Muted, Not Mute

Listen to Today's Edition
Voiced by Amazon Polly

Authorities in Russia detained more than 400 people who participated in memorial gatherings across the country over the weekend, following the death of opposition leader Alexey Navalny in prison, the New York Times reported.

Navalny, Russia’s most prominent opposition figure and critic of President Vladimir Putin, died Friday while he was serving a prison sentence at an Arctic penal colony. Prison officials said he felt suddenly unwell during a walk and collapsed, and that the cause was “being determined.”

A lawyer for Navalny said more on cause of death is expected to be released next week.

Following Navalny’s death, hundreds of Russians across the country gathered at makeshift memorials, laying flowers and also protest signs condemning the government.

In Moscow, mourners laid bouquets at the Wall of Grief, a monument for the victims of political persecution during the iron-fisted rule of Soviet leader Josef Stalin, who was responsible for millions of deaths.

The memorials took place under heavy police presence, with some mourners risking jail time to participate. Authorities arrested one Orthodox priest in St. Petersburg after he announced he would hold a memorial service for Navalny, the Financial Times wrote.

Meanwhile, videos circulating on social media showed masked men removing flowers from the memorials.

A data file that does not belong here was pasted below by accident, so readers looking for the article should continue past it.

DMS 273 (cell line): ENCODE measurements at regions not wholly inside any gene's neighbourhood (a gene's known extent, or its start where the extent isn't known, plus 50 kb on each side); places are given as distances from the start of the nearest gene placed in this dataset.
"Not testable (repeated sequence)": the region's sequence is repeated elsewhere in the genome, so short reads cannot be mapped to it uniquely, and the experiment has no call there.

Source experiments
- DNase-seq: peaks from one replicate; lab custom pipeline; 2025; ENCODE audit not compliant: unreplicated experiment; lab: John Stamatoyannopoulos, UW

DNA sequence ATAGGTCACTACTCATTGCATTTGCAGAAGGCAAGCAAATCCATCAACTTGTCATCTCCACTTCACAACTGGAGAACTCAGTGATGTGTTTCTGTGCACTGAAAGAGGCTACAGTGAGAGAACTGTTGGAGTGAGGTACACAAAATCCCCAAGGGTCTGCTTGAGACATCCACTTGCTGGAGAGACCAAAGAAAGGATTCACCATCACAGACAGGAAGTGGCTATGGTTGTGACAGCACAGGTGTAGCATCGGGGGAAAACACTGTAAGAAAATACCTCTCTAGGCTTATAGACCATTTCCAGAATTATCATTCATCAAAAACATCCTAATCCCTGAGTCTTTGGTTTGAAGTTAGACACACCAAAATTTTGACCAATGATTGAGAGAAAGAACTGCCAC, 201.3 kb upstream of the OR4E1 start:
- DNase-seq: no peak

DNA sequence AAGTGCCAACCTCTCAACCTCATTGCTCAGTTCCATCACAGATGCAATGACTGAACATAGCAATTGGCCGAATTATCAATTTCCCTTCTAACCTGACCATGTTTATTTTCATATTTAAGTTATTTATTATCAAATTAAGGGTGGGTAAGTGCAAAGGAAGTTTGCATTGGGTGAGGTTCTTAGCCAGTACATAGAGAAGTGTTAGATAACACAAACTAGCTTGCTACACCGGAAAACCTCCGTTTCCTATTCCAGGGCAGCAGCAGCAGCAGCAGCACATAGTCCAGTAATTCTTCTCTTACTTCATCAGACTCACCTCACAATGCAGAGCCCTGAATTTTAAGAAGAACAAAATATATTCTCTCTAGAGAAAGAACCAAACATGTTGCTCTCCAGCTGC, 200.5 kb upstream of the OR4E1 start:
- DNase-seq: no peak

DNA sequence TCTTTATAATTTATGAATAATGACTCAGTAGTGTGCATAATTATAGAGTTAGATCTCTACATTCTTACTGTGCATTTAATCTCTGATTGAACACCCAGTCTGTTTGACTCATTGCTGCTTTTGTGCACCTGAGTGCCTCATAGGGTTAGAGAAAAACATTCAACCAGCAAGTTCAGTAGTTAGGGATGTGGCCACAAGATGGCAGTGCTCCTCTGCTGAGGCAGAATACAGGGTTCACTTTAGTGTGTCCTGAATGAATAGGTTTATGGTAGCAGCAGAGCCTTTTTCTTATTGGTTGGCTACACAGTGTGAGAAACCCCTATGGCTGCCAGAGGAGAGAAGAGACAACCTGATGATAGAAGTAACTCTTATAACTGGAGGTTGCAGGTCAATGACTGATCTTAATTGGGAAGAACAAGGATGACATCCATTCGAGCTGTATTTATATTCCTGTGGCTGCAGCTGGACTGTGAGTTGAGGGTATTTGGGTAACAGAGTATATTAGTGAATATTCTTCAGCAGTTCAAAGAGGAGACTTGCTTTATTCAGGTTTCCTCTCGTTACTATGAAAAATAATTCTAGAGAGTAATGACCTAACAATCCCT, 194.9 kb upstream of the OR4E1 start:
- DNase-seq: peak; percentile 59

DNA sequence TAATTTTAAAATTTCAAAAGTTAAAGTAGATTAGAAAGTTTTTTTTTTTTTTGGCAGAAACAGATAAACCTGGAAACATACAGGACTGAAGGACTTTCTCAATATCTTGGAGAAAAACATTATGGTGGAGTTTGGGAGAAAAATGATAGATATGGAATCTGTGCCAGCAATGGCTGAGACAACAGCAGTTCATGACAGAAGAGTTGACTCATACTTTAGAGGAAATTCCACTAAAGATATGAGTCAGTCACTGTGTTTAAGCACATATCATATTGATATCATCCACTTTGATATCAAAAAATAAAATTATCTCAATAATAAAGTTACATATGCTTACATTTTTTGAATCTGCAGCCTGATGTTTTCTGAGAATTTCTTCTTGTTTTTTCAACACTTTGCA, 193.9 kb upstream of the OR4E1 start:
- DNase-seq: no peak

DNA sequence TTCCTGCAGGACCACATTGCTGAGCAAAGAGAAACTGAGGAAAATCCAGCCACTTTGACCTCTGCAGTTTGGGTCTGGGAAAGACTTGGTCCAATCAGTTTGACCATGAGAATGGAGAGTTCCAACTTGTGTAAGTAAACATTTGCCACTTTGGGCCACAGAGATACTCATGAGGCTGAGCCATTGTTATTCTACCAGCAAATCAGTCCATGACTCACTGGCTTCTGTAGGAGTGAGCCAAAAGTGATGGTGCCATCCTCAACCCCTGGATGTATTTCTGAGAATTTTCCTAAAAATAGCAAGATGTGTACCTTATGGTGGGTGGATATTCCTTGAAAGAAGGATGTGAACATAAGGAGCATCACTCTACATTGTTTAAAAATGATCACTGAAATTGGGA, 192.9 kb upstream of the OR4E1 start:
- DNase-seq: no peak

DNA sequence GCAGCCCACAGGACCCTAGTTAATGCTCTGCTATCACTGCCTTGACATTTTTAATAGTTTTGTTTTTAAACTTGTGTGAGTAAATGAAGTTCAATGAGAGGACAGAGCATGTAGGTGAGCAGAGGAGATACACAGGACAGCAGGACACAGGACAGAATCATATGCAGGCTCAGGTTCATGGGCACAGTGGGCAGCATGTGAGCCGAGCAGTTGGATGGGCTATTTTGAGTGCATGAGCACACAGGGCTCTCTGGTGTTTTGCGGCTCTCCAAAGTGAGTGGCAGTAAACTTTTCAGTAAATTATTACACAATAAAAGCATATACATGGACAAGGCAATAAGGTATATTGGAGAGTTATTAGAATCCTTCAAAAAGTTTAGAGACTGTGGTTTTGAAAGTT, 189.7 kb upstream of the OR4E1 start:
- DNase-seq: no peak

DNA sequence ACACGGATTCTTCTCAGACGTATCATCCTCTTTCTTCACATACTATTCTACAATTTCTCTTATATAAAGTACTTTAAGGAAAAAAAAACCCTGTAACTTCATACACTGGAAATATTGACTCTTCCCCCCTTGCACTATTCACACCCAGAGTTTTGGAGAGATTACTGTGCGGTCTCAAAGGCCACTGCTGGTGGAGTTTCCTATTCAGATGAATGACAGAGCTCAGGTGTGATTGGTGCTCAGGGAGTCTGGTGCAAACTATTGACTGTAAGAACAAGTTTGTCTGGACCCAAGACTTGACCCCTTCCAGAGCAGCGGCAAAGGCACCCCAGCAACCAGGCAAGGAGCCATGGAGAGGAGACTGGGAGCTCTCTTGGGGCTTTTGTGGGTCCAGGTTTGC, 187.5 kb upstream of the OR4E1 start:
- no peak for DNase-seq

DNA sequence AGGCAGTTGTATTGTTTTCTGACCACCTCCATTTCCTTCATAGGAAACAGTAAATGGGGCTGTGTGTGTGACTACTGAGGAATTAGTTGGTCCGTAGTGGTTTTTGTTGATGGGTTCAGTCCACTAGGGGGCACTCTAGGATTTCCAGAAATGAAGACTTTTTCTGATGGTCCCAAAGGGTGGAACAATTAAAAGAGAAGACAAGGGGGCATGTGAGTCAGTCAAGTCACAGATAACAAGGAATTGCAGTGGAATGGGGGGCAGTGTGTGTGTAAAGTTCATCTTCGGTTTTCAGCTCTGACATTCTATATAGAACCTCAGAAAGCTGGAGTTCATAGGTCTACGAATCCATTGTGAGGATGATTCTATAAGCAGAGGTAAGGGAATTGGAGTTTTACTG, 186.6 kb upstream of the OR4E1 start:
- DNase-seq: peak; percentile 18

Observers said the vigils – and detentions – are an example of muted protests against Putin’s regime, while underscoring the latter’s effectiveness in curbing dissent.

Anti-government protests have been effectively banned in Russia after authorities launched a crackdown on dissent following Moscow’s invasion of Ukraine in 2022.

Even so, demonstrations and vigils took place outside Russia’s borders, across Europe and also in neighboring Georgia where many Russians fled following the start of the war. Western leaders also condemned his death, with US President Joe Biden accusing “Putin and his thugs” of being responsible for Navalny’s death.

Tatian Stanovaya of the Carnegie Russia Eurasia Center told the Financial Times that Navalny’s impact and influence will not disappear with his death, and that “this is going to be a problem for the authorities.”

Navalny’s death comes as Russia prepares for elections next month – a vote analysts say will end in another extension of Putin’s 24-year rule, according to the Associated Press.

Not already a subscriber?

If you would like to receive DailyChatter directly to your inbox each morning, subscribe below with a free two-week trial.

Subscribe today

Support journalism that’s independent, non-partisan, and fair.

If you are a student or faculty with a valid school email, you can sign up for a FREE student subscription or faculty subscription.

Questions? Write to us at

You don't have credit card details available. You will be redirected to update payment method page. Click OK to continue.

Copy link